China's Fertilizer Fetish Making Soils More Acidic - Up to 100 Times Worse Than Acid Rain
photo: Simply Lori Ann
Brian recently told us about how China's water pollution problems are probably twice as bad as official government statistics show. Part of that is due to agricultural run-off from excessive fertilizer use. But water isn't the only thing being polluted by too much fertilizer. Mongabay highlights a new article in Science which details who China's soils are acidifying because of bad agricultural practices:
Chinese agriculture has intensified greatly since the early 1980s on a limited land area with large inputs of chemical fertilizers and other resources," the authors note, pointing out that nitrogen fertilizer consumption in China reached 32.6 million tons in 2007, an increase of 191 percent over 1981 levels.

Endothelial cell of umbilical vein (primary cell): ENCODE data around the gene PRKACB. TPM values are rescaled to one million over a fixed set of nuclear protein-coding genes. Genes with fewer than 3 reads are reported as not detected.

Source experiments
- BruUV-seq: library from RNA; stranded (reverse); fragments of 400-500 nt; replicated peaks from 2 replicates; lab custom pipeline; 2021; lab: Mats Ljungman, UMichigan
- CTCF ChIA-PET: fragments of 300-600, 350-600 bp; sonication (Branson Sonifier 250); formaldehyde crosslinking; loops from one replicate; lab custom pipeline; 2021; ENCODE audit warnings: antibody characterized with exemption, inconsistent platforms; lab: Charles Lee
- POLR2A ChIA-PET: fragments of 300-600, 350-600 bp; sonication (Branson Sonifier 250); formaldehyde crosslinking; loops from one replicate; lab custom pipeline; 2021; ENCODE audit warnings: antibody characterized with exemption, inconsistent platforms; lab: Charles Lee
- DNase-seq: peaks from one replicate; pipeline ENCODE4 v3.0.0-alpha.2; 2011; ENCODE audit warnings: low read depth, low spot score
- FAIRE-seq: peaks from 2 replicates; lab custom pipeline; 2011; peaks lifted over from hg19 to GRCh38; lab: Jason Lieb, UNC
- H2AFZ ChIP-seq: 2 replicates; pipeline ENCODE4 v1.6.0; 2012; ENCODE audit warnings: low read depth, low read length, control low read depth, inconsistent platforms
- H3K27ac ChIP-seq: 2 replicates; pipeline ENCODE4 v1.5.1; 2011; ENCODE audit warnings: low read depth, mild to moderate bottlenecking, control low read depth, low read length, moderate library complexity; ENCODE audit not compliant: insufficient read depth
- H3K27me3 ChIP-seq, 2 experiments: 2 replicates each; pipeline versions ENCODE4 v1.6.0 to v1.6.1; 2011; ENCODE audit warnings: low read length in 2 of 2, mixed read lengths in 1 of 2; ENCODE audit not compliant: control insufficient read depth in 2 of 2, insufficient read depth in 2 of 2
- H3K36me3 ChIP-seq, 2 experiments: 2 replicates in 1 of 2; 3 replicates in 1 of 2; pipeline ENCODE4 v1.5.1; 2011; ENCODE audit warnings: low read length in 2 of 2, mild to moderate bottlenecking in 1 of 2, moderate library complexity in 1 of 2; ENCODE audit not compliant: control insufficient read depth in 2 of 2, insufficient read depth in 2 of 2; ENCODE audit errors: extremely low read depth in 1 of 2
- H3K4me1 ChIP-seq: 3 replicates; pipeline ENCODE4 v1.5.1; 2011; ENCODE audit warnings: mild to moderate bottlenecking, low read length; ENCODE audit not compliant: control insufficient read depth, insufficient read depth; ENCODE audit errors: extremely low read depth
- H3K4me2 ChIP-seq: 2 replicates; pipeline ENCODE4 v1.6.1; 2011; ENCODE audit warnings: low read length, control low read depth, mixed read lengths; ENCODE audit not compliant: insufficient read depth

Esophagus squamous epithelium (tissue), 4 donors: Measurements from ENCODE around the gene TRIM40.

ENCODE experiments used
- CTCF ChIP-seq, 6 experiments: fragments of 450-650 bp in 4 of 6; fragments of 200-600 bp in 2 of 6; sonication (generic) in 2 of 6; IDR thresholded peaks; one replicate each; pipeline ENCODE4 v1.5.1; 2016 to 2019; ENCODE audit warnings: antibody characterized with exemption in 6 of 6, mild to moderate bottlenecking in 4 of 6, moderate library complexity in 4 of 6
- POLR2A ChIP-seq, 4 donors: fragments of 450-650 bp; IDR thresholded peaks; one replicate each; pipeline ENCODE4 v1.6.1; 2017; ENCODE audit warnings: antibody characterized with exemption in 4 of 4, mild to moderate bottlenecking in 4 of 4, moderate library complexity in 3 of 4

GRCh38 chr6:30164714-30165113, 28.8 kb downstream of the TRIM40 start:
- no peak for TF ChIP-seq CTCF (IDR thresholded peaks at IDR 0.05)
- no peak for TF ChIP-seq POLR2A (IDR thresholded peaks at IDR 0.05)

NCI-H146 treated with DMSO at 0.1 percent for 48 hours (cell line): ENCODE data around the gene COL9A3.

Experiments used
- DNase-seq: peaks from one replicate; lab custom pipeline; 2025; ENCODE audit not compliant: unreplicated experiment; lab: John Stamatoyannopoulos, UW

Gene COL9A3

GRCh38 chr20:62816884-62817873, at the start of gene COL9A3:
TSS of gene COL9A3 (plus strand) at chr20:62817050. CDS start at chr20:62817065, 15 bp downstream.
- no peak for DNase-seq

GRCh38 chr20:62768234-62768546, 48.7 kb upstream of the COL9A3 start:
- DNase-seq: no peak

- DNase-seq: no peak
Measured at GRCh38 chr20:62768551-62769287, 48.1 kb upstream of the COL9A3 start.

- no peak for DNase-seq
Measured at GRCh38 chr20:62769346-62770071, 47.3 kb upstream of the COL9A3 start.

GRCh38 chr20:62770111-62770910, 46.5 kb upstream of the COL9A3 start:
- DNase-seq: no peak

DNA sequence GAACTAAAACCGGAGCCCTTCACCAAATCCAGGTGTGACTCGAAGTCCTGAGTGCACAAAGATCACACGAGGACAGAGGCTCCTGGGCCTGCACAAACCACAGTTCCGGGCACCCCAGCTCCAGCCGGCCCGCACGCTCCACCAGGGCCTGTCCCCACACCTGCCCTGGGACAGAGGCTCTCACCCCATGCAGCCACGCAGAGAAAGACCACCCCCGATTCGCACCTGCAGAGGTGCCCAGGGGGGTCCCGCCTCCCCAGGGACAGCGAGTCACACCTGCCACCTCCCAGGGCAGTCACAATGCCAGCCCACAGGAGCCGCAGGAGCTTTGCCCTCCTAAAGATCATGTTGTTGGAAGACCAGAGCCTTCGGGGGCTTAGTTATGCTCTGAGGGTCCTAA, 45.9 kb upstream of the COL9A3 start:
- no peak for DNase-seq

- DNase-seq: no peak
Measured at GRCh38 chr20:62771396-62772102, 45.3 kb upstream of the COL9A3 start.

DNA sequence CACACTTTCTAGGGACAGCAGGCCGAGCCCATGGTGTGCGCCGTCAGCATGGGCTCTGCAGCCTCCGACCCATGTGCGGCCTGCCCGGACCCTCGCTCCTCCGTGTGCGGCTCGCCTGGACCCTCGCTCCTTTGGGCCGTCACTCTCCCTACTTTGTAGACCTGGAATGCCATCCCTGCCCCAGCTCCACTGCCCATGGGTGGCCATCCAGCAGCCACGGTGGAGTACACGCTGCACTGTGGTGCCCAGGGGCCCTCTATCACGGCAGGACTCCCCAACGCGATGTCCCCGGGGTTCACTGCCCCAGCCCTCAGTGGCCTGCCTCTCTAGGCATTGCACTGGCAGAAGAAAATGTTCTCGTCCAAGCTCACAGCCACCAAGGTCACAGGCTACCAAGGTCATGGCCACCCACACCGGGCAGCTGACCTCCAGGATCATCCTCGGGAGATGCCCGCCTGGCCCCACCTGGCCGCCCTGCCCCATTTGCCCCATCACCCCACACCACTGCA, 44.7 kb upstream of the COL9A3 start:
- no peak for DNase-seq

The rates of [nitrogen] applied in some regions are extraordinarily high as compared with those of North America and Europe. These have degraded soils and environmental quality in the North China Plain and in the Taihu Lake region in south China.
The scientists examined pH levels of soils going back to the 1980s and found that on average pH has declined by 0.13 from then until the 2000-2008 period. In areas where cash crops predominated average pH dropped by 0.30. Overall, the authors says, "anthropogenic acidification driven by [nitrogen] fertilization is at least 10 to 100 times great than that from acid rain."